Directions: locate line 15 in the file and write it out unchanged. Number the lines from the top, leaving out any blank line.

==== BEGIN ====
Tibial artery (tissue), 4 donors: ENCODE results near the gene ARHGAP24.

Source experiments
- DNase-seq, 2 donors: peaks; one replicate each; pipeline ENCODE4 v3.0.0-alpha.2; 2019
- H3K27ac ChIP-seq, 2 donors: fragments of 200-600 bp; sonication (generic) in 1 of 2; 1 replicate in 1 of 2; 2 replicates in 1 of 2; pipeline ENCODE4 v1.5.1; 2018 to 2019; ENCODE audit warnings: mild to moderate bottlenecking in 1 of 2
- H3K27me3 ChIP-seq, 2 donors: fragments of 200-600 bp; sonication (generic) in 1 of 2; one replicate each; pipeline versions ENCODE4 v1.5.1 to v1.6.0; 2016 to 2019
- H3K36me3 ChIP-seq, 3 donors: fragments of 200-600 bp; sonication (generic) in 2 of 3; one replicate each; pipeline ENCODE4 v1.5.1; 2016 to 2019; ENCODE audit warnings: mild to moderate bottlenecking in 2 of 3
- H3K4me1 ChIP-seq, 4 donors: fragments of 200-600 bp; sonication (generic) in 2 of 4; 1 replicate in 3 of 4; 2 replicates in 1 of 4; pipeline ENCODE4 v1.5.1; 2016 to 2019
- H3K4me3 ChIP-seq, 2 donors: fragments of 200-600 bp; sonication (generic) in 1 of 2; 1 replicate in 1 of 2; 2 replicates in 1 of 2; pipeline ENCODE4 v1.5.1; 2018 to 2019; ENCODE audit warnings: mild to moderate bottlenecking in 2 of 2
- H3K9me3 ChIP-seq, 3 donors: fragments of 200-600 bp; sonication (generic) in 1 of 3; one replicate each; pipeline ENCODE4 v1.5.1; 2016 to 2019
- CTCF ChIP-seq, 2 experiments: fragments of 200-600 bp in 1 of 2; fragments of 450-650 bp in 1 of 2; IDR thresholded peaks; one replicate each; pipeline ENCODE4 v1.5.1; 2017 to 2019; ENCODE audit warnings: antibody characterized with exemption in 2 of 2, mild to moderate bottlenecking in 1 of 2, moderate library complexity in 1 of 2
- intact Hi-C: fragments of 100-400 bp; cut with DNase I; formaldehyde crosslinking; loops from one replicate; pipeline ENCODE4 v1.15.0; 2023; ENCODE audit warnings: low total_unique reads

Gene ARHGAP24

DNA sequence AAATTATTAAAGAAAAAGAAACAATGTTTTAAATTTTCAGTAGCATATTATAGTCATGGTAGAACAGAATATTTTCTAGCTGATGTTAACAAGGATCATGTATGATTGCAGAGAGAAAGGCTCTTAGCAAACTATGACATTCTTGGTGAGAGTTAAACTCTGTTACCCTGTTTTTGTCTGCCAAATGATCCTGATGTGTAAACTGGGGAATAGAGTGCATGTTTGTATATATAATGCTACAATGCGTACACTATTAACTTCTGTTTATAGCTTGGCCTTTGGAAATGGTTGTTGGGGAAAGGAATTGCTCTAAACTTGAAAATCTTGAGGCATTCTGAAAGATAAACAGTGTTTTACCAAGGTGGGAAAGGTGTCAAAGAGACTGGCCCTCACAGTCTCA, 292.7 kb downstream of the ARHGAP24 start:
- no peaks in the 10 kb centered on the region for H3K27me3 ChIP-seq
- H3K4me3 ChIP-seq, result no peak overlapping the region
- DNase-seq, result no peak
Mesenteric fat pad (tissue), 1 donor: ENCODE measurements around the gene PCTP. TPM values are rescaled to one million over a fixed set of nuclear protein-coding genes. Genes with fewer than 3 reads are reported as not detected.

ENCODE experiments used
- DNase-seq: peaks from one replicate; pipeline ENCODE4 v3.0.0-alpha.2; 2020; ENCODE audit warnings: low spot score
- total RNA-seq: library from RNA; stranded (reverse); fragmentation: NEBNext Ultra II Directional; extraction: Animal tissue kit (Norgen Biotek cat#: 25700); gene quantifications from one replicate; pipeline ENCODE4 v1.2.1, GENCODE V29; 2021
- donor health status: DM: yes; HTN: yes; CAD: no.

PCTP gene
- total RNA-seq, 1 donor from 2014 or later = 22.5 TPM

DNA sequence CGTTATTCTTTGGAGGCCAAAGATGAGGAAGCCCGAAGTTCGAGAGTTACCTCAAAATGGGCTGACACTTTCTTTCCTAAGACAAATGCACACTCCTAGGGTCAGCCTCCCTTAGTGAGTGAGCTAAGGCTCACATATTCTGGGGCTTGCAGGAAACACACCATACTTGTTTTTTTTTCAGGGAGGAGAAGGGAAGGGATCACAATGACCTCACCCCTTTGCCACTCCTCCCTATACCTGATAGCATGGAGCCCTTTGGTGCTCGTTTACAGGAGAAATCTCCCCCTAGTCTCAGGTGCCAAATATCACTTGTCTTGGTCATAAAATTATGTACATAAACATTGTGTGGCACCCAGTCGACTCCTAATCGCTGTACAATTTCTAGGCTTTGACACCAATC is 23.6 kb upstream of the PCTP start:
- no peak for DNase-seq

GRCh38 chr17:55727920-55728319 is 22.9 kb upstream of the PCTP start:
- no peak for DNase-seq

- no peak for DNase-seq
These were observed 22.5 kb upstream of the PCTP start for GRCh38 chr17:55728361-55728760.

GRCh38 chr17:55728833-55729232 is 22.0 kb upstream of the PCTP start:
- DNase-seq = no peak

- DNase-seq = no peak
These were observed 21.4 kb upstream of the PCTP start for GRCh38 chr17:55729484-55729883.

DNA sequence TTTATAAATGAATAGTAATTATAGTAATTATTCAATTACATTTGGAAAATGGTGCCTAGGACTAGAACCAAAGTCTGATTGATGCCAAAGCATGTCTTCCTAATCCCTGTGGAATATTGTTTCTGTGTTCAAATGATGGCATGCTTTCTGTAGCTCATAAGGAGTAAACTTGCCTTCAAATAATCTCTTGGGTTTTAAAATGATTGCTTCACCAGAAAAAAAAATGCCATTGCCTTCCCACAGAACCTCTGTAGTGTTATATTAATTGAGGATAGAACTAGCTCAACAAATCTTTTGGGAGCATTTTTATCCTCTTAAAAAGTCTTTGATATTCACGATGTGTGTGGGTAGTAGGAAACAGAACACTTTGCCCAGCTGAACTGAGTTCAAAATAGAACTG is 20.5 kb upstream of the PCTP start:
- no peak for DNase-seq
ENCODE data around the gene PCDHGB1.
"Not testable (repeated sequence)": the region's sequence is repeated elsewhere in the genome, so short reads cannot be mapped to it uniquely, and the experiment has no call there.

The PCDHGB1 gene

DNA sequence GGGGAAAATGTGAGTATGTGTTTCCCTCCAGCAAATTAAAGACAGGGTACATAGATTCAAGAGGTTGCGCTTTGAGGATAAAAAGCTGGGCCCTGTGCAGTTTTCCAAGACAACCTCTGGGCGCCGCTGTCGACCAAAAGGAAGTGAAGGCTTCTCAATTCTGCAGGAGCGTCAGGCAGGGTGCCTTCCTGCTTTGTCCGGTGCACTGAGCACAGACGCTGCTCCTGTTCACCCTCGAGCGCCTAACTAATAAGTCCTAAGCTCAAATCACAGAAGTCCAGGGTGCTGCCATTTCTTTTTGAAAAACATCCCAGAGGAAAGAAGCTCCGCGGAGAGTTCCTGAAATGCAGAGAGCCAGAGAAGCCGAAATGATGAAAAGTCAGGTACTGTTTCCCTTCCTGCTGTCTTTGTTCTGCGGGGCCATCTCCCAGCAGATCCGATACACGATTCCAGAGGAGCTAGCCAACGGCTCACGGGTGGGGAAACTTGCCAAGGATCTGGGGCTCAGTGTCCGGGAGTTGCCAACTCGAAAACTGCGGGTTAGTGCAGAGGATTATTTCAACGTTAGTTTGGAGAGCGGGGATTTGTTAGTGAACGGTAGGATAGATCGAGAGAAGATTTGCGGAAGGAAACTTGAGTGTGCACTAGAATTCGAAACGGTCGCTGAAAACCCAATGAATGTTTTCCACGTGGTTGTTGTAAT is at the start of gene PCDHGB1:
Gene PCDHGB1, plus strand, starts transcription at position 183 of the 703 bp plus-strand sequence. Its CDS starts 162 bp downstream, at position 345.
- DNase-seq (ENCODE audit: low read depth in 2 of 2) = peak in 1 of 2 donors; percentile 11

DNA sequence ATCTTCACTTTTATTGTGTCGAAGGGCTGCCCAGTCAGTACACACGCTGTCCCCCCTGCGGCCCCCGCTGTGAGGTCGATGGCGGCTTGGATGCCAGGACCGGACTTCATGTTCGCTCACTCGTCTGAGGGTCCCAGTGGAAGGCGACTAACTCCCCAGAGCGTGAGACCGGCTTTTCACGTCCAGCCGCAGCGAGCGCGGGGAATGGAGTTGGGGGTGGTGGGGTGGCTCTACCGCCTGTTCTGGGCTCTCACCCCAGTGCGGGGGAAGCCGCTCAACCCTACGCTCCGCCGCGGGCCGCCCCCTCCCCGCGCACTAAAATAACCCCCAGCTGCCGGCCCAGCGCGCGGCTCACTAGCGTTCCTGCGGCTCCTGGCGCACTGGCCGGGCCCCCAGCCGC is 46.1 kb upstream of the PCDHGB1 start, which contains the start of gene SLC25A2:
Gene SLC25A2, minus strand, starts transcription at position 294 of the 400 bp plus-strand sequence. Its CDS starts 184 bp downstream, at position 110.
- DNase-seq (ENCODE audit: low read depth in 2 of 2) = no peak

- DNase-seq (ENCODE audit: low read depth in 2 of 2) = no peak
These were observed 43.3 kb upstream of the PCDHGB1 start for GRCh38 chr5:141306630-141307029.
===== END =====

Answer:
- H3K4me3 ChIP-seq, result no peak overlapping the region